Julius Henson, a legendary Baltimore campaign consultant who's been involved in politics for decades, took his seat Monday morning at the defense table to face trial on accusations that he tried to suppress the black vote with shady robo-calls.
In an unusual case of allegedly deceptive and criminal political strategy, the 63-year-old veteran operative is accused of sending out a political robo-call -- an automated telephone call -- to neighborhoods with predominantly black voters in the Maryland 2010 general election. The call, according to prosecutors, wrongly implied the Democratic candidate for governor had already won.
The calls went out to over 110,000 Democratic voters, and the recorded voice said: "Hello. I'm calling to let everybody know that Governor O'Malley and President Obama have been successful. Our goals have been met. The polls were correct, and we took it back. We're okay. Relax. Everything is fine. The only thing left is to watch it on TV tonight. Congratulations, and thank you."
Henson was a political consultant to the campaign of former Republican Governor Robert Ehrlich in his race against the Democratic incumbent, Martin O'Malley. Prosecutors say the call's goal was to discourage black Democrats from showing up at the polls by fooling them into thinking there was no need to vote.
When Fox News asked Henson if he had indeed tried to suppress the black vote, he was emphatic: "Absolutely not."
As for the prosecution's allegations that he did, Henson said, "They've been talking for 18 months -- we get a chance to talk now and I think that the jurors and the judge will find the call was made, was a good call."
Henson has claimed that "the speech clause in the Constitution says that political speech is free ... nothing in that call was not true."
Henson also insisted that the goal of the call was to increase voter turnout, and blames his prosecution on "pure politics."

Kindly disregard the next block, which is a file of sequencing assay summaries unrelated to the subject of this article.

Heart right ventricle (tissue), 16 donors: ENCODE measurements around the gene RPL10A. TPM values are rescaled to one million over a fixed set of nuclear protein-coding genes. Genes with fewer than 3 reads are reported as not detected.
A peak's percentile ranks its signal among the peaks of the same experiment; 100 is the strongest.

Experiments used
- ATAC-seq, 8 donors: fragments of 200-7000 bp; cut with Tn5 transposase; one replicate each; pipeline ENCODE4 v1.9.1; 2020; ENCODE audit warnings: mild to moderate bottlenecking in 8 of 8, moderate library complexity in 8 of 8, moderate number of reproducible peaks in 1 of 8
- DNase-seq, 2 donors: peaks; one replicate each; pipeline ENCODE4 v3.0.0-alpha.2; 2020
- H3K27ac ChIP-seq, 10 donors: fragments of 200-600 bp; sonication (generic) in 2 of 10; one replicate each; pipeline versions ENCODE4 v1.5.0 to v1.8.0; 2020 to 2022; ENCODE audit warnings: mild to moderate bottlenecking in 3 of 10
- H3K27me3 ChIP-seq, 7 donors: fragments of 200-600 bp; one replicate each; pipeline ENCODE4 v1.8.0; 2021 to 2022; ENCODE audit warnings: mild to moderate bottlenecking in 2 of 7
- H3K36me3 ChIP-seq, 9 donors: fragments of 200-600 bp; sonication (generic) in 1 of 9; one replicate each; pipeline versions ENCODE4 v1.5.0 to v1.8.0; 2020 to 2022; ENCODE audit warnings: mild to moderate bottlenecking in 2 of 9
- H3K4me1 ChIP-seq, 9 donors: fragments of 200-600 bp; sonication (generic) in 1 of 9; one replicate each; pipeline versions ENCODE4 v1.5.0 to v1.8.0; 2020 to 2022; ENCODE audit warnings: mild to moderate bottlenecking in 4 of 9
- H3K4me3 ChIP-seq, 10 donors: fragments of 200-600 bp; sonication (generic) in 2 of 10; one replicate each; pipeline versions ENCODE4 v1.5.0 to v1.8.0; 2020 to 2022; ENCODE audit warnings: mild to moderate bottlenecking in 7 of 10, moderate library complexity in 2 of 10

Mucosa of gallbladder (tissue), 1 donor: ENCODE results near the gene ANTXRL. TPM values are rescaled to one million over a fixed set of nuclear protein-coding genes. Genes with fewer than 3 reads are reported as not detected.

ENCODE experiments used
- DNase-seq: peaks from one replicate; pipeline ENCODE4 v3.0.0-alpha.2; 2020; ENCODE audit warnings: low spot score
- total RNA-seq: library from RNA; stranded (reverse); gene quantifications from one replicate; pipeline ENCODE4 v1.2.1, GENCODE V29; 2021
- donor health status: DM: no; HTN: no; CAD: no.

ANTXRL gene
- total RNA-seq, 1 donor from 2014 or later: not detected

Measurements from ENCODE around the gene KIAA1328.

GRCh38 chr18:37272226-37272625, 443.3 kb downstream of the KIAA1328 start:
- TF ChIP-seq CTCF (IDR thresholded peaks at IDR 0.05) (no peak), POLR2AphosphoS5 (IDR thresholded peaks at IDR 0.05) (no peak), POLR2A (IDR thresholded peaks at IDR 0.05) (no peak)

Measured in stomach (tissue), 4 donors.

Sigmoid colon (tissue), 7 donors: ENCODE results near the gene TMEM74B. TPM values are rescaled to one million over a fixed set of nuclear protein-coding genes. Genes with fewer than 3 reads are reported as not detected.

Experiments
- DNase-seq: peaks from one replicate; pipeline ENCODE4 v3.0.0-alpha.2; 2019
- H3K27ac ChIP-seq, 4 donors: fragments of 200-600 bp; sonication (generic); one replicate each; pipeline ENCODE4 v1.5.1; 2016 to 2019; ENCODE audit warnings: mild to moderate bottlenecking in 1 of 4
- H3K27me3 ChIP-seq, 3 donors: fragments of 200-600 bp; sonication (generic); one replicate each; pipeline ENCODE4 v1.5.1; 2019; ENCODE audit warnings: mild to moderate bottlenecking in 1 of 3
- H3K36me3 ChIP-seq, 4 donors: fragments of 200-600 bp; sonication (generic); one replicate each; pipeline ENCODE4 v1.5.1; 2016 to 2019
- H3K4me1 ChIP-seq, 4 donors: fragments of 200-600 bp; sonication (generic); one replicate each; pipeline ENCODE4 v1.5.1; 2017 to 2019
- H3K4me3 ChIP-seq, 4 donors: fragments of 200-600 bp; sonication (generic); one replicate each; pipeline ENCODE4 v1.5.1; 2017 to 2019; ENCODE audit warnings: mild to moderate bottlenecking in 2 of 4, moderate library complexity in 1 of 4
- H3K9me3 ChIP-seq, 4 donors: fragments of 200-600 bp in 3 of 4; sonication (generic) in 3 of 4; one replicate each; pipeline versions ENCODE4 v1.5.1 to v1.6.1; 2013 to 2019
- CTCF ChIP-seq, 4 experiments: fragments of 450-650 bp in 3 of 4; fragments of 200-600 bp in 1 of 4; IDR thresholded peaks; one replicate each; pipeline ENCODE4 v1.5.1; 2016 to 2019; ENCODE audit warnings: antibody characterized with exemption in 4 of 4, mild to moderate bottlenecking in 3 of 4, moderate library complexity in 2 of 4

"They just want to sensationalize it, emotionalize it and say, 'Oh Julius Henson didn't want black people to vote.' Okay, I've gotten more black people elected in this state, period, ever. And as a matter of fact, I'm known for getting turnout up. That is why the Ehrlich people hired me in the first place."
As he arrived at court for the start of the trial, Henson's lawyer, Edwards Smith, Jr., told Fox News that his client is "not guilty."
Smith said the purpose of the call was "to bring out votes," and that "the evidence will show that the list had no race attached to it, in fact there were plenty of whites, Chinese and others" who were called.
But prosecutors say the call is criminal, violating the law by fraudulently attempting to interfere with voters' decisions.
"It's not protected by the First Amendment," said Maryland State Prosecutor Emmett Davitt in February, when Ehrlich's campaign aide, Paul Schurick, was sentenced after being convicted for election fraud related to the robo-call scheme.
"This type of behavior is more than just a dirty trick or politics as usual. It is illegal and it will be prosecuted," Davitt has said.
Schurick maintained the call was meant to actually motivate Ehrlich supporters to go to the polls, not to keep them away. After his sentencing in February, he said, "I believed that there were several thousand African American supporters of Bob Ehrlich who had not yet voted that day and that a call or message, as counterintuitive as it seems in hindsight, that a message such as that one would in fact motivate them to go to the polls if they had not already done so."
The call was not successful. O'Malley, the Democrat, went on to win re-election and remains Maryland's governor.
If you suspect voter fraud or problems at the polls tell us: VoterFraud@Foxnews.com.
Eric Shawn, a New York-based anchor and senior correspondent for FOX News Channel (FNC), joined the network when it launched in 1996. He anchors "America's News Headquarters" on Sunday mornings from 10 a.m.-11 a.m. and 12 p.m. to 1 pm. ET. Shawn also regularly reports from the United Nations. Most recently, he was live from Boston to report on the Boston Marathon bombing. He also reports on politics and terrorism, and provided live coverage from both the Republican and Democratic National Conventions during the 1992, 1996, 2004 and 2008 elections. He also uncovered new evidence in the murder of Teamsters leader Jimmy Hoffa, based on the claims of hit-man Frank Sheeran, who admitted to Shawn, and in his biography, that he shot Hoffa in a house in Detroit where Shawn found a blood pattern that supports Sheeran's story.